Army Men: Sarge’s War
Way back in 1998, a company named 3DO created a strategy game where players took command of plastic soldiers. Simply called Army Men, it didn’t revolutionise the genre, but it had charm and used it. 3DO took full advantage and over the next four years, released sequel after sequel on every platform they could get their hands on. Somewhere along the line, their priorities got all mixed up and profit began to come before the quality of the games. Gradually the series lost credibility until it became a farce, and this ultimately contributed to the company’s downfall in 2002. Quite a tale, and one that we can all learn from.
Time went by and people forgot about poor old Army Men games, lost forever in bargain bins and one dollar eBay auctions. Take 2 acquired the rights to the series, but kept it quiet until a spring day earlier this year, when they released details of Army Men: Sarge’s War, a game that 3DO were working on just before they went out of business. They had the opportunity to give the series a new life, to redeem its standing in the videogames community, and more importantly to them, to make a lot of money.
The whole concept of a game about plastic toy soldiers is a brilliant one. Developers can create interesting and original game environments and can cut down on graphical detail to increase performance because toy soldiers are inherently simple in their design. Violence can be used more liberally because it’s clear to both censors and users that the scenario isn’t real, or as 3DO’s Army Men put it, it’s about “Real Combat. Plastic Men”. A variety of genres can use the same idea, from shooters to RTS and RPG. The sheer range of possibilities is huge and the potential that any game that embraces this theme should be immense. What a shame then, that Take 2 threw it all away and have created a game that’s just as bad as the same offerings that brought 3DO down.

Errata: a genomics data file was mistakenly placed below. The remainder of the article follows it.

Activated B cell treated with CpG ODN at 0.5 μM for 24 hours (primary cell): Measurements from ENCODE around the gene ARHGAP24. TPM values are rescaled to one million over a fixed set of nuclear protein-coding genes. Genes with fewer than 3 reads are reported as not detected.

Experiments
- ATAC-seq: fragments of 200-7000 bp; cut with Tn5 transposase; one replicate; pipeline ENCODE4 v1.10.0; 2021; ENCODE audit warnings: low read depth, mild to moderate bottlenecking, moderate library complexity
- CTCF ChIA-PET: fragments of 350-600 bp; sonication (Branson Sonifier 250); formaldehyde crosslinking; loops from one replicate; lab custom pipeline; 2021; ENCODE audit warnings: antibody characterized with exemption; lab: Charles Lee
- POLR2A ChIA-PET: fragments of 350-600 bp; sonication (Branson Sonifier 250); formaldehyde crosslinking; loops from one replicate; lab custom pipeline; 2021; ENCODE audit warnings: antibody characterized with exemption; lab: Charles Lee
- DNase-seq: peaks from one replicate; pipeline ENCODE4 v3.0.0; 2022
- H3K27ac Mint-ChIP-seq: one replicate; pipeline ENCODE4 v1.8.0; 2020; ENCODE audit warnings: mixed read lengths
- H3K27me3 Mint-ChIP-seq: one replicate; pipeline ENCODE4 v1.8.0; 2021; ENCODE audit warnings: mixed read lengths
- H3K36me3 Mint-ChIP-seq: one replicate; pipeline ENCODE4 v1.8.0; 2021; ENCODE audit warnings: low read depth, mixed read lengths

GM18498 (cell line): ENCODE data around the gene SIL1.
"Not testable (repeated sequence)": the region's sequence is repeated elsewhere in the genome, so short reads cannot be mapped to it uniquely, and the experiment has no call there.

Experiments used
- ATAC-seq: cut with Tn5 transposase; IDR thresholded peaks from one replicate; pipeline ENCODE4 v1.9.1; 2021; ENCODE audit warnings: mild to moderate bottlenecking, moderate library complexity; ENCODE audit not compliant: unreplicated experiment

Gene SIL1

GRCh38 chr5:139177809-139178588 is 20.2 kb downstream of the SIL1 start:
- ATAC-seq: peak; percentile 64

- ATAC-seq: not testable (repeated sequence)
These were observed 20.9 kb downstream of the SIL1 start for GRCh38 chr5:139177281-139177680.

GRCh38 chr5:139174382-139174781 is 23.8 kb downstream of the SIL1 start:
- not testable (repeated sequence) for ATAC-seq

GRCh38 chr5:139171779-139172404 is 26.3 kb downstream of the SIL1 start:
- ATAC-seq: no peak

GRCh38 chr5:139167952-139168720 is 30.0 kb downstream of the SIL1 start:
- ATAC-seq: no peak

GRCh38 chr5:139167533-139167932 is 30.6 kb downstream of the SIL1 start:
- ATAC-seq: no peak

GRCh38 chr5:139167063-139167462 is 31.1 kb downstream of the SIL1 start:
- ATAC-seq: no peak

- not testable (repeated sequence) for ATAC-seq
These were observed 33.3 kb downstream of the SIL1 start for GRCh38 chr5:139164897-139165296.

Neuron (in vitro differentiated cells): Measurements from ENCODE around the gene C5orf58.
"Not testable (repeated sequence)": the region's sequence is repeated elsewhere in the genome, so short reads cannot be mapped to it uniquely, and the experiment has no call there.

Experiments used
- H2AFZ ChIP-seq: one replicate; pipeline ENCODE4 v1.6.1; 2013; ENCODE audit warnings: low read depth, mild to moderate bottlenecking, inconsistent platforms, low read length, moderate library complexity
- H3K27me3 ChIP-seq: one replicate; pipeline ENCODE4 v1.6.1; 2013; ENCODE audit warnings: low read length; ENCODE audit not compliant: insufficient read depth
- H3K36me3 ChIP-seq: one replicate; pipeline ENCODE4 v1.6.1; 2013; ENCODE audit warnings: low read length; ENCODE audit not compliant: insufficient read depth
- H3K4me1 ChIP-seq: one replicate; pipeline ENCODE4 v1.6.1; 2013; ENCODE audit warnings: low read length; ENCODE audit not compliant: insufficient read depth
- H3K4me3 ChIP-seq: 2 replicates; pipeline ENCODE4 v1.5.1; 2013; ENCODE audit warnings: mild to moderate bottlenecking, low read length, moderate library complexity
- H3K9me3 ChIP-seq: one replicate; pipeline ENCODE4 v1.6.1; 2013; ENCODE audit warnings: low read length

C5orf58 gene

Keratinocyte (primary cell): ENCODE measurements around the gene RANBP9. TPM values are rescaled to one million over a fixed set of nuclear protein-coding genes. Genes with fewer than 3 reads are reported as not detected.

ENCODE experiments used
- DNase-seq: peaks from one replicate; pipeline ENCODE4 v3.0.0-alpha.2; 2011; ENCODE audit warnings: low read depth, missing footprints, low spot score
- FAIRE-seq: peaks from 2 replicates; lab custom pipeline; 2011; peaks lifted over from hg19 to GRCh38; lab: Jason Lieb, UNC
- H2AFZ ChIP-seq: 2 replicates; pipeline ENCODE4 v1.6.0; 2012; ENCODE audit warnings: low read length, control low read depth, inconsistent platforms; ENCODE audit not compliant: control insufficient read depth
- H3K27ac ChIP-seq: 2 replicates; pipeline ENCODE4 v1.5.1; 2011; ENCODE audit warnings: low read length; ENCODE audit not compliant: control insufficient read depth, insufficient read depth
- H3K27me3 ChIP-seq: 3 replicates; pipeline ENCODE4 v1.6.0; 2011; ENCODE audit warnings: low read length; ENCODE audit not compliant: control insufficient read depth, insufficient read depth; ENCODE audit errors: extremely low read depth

Sarge’s War follows the same story line as the previous games, with the Green and Tan armies battling for control. On the verge of a peace agreement between the two sides, rogue elements from the Tan Army acquire a weapon of mass destruction - nice and topical then - which could destroy the Green nation for ever. Like Rambo pumped full of spinach, it’s Sarge’s job to single-handedly save the world from evil Lord Malice who is masterminding the operation. With the far-fetched plot in place, it’s time to witness the action at ground level.
Viewed from a third person perspective, Sarge’s War gives you control of our one-man-army, with the Xbox’s thumbsticks controlling movement and the camera, with the face buttons and triggers looking after other basic actions. This is where the game’s problems start and do not end though, with a confusing use of the gamepad’s sticks. The left one manages movement like GTA does, controlling almost all aspects of it, while the right stick directs the camera. This setup ignores the ability to strafe which is vital in any shooting game and proves to be far too clumsy. It’s counter-intuitive and makes accurate movement impossible.